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23 May 2016

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Harry

Enlightening. And your comment on alawites in Syria is very helpful. It was the impression I came to but I am not well briefed. Since the Israelis know all this well, it is disturbing how little they value their neighbors lives - assuming their lobbying was a significant factor. It was also short sighted. When this is over they may find they share borders with an exceptionally efficient Arab military in the SAA not too mention the battle hardened Hezbollah.

You would think their nukes would calm their nerves.

turcopolier

Harry

The Israelis care not at all for their neighbors whether Palestinian or outside what they feel is Eretz Israel. pl

turcopolier

TonyL

"Despise" is exactly the right word with regard to the Vietnamese attitude toward the tribals. "Hate" was used by me with regard to the Vietnamese/Chinese attitudes toward each other, not with regard to the Vietnamese attitude toward the Montagnards, tribal Khmer, etc. Get it straight if you are going to quote me. pl

turcopolier

Brunswick

The tribal peoples in VN may have VN passports but if you think that the ethnic Vietnamese think of themselves and the tribals as the same you are living in cloud cuckoo land. The French created what is now the state of VN when they combined the disparate regions of Tonkin, Annam and Cochin China into one governable entity. To think that they would have seen their purpose in VN as being to create a "nation," i.e., ONE PEOPLE from the various ethnic Vietnamese groups plus the tribal non-ethnic inhabitants of VN is an interesting but unrealistic notion. The drive to acquire colonial possessions in the 19th Century had a number of facets but creating "nations" was not among them. pl

A.I.Schmelzer

I liked to joke that Vietnamese-Chinese relations share the same characteristics of mutual fraternal love as do Russian-Polish ones, only more so.

While the Chinese found that joke kind of funny (the pretty small sub segment of Chinese that have an understanding of Russian-Polish relations that is), nationalist Vietnamese did not. "Fraternal? They are completely different, our languages are not related at all! Russia sometimes did good things for Poland, China was always the enemy! What eternal shame that we proud sons of the South never sacked a Chinese capital, the brave Poles actually managed to invade Russia on occassion".

Something else worth keeping in mind with that comparison is the following: It is not very hard to get a Russian say good things about Polish culture, classical music etc. the reverse is a bit more difficult, but not that tough either. Try getting Chinese to say good things about Vietnam, or vice versa.

Concerning the specifics of minority disdain:

Well, I think you need to make a difference between the various Montagnards and the Khmer as well. The Khmer used to be an empire, one that iirc pretty regularly fought Dai-Viet/Dai-Nam. In a way, a Viet would see a Khmer as "hostile/alien" but more or less "equal". A montagnard from that pov. is not equal, he is simply inferior. Of course, not all Montagnards are created and treated equally, and if you add the Cham people as Montagnards (who used to be an empire as well) it gets more complex.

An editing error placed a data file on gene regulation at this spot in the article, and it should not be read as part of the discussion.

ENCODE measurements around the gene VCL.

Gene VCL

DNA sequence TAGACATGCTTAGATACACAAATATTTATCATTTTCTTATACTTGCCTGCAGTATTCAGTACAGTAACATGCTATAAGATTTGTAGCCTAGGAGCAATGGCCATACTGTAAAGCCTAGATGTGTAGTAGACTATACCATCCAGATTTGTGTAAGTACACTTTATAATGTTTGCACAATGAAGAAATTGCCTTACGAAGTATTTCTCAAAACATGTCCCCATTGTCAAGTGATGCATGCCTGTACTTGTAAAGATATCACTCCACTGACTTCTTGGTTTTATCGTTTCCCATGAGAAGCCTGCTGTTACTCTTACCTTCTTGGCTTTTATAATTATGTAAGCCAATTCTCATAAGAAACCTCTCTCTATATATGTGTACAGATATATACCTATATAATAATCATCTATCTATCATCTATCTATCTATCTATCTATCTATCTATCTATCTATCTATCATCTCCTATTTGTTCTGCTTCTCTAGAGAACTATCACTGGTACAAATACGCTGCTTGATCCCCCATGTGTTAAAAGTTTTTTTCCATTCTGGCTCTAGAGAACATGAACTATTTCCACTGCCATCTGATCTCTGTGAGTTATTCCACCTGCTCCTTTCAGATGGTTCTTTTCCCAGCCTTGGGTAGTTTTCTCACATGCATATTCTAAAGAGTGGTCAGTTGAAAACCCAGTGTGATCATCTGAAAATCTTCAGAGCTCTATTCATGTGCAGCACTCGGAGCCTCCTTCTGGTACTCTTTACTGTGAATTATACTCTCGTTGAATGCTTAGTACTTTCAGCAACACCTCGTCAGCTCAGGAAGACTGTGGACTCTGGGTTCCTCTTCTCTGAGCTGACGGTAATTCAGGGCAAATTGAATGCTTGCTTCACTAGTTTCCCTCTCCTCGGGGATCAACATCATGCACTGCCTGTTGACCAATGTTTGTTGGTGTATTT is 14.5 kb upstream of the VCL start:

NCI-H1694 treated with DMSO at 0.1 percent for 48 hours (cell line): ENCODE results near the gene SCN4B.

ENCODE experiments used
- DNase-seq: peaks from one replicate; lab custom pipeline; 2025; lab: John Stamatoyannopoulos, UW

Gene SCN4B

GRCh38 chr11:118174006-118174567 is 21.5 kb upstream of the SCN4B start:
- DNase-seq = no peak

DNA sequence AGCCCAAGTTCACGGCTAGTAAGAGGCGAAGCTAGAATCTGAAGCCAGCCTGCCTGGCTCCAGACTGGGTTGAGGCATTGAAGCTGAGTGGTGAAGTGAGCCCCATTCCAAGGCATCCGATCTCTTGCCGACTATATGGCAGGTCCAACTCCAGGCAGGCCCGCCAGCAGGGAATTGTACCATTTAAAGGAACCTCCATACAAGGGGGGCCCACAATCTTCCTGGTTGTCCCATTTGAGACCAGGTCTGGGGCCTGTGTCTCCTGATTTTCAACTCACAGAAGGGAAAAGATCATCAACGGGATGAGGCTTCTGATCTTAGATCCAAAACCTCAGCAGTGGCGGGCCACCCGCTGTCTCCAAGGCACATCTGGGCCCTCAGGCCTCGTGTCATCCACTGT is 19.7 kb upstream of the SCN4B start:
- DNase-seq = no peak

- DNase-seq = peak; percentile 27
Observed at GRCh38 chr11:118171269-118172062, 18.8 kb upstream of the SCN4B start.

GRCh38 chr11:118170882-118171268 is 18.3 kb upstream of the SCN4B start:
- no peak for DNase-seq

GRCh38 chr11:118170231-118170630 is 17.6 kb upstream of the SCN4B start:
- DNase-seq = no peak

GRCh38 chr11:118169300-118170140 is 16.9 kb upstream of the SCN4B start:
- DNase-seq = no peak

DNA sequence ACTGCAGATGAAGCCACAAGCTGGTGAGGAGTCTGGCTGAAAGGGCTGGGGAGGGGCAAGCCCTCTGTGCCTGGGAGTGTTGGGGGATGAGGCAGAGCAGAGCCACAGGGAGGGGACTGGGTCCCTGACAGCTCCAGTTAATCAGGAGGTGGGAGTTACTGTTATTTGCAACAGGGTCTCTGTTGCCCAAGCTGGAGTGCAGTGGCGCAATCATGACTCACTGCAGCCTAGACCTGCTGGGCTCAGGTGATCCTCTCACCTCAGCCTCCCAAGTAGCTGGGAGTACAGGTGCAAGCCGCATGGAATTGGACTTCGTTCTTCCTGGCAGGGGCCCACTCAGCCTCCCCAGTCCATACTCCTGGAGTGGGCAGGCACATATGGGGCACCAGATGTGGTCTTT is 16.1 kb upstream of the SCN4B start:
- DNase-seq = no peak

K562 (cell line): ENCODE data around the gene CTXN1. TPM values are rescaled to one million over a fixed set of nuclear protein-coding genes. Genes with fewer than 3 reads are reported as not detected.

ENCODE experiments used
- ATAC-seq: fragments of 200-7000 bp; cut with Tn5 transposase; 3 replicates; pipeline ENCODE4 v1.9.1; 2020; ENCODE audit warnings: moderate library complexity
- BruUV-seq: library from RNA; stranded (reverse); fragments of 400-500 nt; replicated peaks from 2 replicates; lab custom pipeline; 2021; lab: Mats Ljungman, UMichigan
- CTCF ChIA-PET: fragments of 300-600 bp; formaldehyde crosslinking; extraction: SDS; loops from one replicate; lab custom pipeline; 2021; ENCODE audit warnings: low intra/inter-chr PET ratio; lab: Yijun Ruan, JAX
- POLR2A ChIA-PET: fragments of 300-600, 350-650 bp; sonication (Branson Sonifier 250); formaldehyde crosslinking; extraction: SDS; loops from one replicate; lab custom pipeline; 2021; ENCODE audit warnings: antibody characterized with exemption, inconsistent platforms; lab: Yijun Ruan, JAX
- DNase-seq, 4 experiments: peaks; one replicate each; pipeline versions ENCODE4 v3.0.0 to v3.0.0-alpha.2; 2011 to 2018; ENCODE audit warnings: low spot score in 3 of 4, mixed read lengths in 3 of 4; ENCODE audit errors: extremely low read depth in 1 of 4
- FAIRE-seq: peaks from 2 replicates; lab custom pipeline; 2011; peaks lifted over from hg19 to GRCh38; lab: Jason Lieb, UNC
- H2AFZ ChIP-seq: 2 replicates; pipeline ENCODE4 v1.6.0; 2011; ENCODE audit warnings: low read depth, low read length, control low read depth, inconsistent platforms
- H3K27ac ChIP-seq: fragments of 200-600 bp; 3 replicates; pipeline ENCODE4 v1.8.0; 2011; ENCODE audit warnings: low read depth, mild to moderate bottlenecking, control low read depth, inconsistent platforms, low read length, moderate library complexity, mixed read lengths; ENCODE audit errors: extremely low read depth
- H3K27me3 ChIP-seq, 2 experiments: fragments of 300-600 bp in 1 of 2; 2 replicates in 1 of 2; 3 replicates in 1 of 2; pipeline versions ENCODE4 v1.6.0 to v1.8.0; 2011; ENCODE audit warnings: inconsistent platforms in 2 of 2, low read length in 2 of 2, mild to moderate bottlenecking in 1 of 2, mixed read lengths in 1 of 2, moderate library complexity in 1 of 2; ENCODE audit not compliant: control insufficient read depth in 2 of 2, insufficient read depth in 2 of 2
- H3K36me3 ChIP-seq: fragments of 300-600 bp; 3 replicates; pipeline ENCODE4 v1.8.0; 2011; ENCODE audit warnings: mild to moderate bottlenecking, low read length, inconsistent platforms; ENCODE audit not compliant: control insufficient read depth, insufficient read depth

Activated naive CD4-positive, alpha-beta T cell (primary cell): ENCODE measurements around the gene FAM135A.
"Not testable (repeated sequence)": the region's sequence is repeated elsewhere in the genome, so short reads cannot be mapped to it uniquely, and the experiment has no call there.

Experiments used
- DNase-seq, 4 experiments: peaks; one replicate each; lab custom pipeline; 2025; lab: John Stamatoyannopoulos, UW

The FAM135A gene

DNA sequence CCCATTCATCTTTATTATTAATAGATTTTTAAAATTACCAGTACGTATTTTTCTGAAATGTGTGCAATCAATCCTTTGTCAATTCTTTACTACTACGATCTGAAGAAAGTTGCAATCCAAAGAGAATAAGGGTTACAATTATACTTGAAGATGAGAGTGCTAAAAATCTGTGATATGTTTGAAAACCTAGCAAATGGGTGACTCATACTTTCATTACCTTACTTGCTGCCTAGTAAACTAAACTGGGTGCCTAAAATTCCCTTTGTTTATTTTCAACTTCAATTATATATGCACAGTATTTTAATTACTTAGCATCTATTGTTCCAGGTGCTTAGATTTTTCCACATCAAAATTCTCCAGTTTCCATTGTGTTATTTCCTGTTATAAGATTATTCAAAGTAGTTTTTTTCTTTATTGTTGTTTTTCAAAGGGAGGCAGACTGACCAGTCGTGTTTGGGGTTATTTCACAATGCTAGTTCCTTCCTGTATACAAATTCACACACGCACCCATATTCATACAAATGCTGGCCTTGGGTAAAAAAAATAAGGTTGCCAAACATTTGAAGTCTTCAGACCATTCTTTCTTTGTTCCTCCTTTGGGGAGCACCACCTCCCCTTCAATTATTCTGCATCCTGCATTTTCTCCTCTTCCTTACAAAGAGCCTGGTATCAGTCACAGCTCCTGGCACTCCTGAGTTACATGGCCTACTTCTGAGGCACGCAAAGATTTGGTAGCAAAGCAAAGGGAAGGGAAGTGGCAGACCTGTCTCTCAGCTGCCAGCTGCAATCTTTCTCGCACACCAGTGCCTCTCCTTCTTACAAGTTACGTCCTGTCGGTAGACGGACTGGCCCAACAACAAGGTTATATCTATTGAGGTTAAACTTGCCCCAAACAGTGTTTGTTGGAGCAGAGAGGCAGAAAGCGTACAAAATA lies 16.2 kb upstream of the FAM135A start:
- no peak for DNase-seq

Laotians are somewhere between "rival" and "colonial subject" on the spectrum. Thai are pure rival.

With the Khmer, there is also the legacy of the Khmer rouge, their atrocities, including on Vietnamese soil, their running behind the skirts of the Chinese when Vietnam retaliated (which made them despised rather then feared) and the refugee waves (including into Vietnam) that they caused.

Something to keep in mind is that you were in Vietnam during a massive crushing war. This is, generally speaking, not a time that brings out the best out of people. All wars feature resource deprivation, and generally increase clannishness because individuals band together based on clannishness/ethnicity etc. to gain access to resources. Dehumanizing those not belonging to the clan/tribe is a necessary ingredient for this. Removing IV tubes is basically a one sided resource war between 2 persons. "Save medicine for my own tribe, fuck everyone else".
Such things are universal features of mankind, and not in any way exclusive to Vietnam or South East Asia.

A.I.Schmelzer

Amazingly enough, some of my Viet friends in Germany remarked that being in Germany, it was the first time they saw Hmong/Montagnards as "Vietnamese" because everyone else in Germany was/is way more different to them then the Montagnards were.

Germany is kind of curious because you had communist refugees in East Germany, some boat people and AVRN refugess in West Germany, and they pretty freely intermixed after the German reunification.

A.I.Schmelzer

As far as despise goes, from what I get, the despise is progressively evolving into a (very patronizing) "oh, our little montagnard brothers in need of our fatherly guidance, we will eventually make proper Viets out of them" attitude. In a way that is progress.

turcopolier

tonyL

You obviously have a stake in this discussion of Vietnam and Vietnamese society. Tell us about it. I expect that you are probably Vietnamese or part Vietnamese. In fact the Vietnamese look down on people of mixed race as do the Chinese generally. The race mixing itself is thought to be unacceptable. Obama himself must be an interesting sight for them. In the period of the 2nd Indochina War (ours) there were people of mixed race in Vietnam who were holdovers from the period of French colonial rule. Some were part Vietnamese and part white and others had African blood as a result of the presence of French colonial troops from Africa for many years. These people had no real place inVietnamese society. The Eurasian women were often quite beautiful. They could be seen every day at the "Cercle Sportif" club in Saigon inhabiting the bar or lounging aroud the pool. They were all someone local's mistress or simply prostitutes. They were in that position because of what can only be described as Vietnamese racism. You can imagine if you like that Vietnamese society was a utopia in which the Vietnamese would have inhabited a "peacable kingdom" if not interfered with by the foreigners but that is just a delusion that is probably widespread in the Vietnamese diaspora. BTW the tribals were all out in the countryside, especially in the mountains. If that is what you mean by "the front line" that is where the Vietnamese and the tribals were in each other's presence. pl